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In materials that exhibit antiferromagnetism, the magnetic moments of atoms or molecules, usually related to the spins of electrons, align in a regular pattern with neighboring spins (on different sublattices) pointing in opposite directions. This is, like ferromagnetism and ferrimagnetism, a manifestation of ordered magnetism. Generally, antiferromagnetic order may exist at sufficiently low temperatures, vanishing at and above a certain temperature, the Néel temperature (named after Louis Néel, who had first identified this type of magnetic ordering).[1] Above the Néel temperature, the material is typically paramagnetic.


Physical origin

An anti-ferromagnetic interaction acts to anti-align neighboring spins. If the energy is expressed as the sum of all pairs, i, j, over an interaction term J(ij), times the spin of atom i times the spin of atom j, J < 0 is a ferromagnetic interaction and J > 0 is an antiferromagnetic interaction. The combination of both can lead to spin glass behavior.

When no external field is applied, the antiferromagnetic structure corresponds to a vanishing total magnetization. In a field, a kind of ferrimagnetic behavior may be displayed in the antiferromagnetic phase, with the absolute value of one of the sublattice magnetizations differing from that of the other sublattice, resulting in a nonzero net magnetization.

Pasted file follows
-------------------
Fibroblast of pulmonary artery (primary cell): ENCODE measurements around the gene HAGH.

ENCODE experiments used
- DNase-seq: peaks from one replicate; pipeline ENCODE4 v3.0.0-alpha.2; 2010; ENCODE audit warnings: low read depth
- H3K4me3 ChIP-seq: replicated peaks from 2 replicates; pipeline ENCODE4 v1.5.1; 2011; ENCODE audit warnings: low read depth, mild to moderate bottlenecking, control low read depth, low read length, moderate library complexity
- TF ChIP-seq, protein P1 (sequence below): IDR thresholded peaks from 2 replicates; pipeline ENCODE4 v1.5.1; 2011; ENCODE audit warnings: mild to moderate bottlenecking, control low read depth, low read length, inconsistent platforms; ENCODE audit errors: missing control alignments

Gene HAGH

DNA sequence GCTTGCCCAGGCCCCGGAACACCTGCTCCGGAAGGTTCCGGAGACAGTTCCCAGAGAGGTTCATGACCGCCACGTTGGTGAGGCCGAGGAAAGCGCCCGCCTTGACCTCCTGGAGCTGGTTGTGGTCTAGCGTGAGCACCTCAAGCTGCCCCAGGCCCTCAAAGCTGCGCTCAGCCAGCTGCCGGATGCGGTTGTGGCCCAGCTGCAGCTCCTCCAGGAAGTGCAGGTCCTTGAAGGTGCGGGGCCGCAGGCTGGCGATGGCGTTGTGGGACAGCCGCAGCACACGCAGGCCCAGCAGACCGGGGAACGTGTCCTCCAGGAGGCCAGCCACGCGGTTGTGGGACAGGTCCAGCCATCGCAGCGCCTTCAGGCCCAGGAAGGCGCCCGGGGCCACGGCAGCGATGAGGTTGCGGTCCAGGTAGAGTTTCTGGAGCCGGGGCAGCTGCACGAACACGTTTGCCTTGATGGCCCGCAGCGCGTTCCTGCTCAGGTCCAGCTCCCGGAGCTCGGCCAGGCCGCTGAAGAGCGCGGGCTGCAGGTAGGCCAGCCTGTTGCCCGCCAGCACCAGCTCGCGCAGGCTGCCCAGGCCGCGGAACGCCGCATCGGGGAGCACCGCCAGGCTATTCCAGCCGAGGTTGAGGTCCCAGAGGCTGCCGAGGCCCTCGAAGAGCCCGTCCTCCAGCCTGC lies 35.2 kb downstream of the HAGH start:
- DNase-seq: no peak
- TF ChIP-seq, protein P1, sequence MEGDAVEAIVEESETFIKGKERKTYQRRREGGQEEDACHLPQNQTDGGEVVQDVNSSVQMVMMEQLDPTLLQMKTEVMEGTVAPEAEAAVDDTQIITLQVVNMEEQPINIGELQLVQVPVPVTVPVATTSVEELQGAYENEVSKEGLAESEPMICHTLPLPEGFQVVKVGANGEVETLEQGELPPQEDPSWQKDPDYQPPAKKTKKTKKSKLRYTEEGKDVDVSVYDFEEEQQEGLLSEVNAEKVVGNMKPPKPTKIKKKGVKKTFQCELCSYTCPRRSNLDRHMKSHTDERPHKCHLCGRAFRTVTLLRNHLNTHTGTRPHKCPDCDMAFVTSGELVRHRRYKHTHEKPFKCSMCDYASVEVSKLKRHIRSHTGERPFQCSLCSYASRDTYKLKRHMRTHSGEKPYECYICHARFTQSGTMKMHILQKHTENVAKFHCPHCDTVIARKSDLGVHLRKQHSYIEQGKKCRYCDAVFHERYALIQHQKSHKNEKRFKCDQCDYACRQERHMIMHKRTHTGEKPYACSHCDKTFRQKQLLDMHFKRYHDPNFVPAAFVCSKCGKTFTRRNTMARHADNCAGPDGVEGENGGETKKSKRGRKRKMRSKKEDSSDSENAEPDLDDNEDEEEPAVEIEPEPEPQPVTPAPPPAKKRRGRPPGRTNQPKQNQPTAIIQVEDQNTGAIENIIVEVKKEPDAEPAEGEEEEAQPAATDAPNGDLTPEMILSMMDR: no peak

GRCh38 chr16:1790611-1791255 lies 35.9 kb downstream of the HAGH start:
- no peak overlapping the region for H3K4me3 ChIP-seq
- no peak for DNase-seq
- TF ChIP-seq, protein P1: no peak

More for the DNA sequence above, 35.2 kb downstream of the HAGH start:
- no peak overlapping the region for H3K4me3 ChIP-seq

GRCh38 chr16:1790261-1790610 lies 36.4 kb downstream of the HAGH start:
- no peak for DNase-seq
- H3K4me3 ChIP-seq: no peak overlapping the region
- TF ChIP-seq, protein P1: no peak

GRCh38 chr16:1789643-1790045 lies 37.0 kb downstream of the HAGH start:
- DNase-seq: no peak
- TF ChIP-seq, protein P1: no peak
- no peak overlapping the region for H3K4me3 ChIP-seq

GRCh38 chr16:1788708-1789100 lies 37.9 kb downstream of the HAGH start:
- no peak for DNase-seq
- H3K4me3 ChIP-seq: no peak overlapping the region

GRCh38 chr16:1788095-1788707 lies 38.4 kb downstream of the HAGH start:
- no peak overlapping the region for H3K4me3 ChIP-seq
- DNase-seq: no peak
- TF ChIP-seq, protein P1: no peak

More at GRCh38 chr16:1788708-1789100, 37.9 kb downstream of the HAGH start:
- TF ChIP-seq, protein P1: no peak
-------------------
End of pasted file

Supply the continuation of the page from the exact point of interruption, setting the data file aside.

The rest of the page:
The magnetic susceptibility of an antiferromagnetic material typically shows a maximum at the Néel temperature. In contrast, at the transition between the ferromagnetic to the paramagnetic phases the susceptibility will diverge. In the antiferromagnetic case, a divergence is observed in the staggered susceptibility.

Various microscopic (exchange) interactions between the magnetic moments or spins may lead to antiferromagnetic structures. In the simplest case, one may consider an Ising model on an bipartite lattice, e.g. the simple cubic lattice, with couplings between spins at nearest neighbor sites. Depending on the sign of that interaction, ferromagnetic or antiferromagnetic order will result. Geometrical frustration or competing ferro- and antiferromagnetic interactions may lead to different and, perhaps, more complicated magnetic structures.

Geometric frustration

Unlike ferromagnetism, anti-ferromagnetic interactions can lead to multiple optimal states (ground states—states of minimal energy). In one dimension, the anti-ferromagnetic ground state is an alternating series of spins: up, down, up, down, etc. Yet in two dimensions, multiple ground states can occur.

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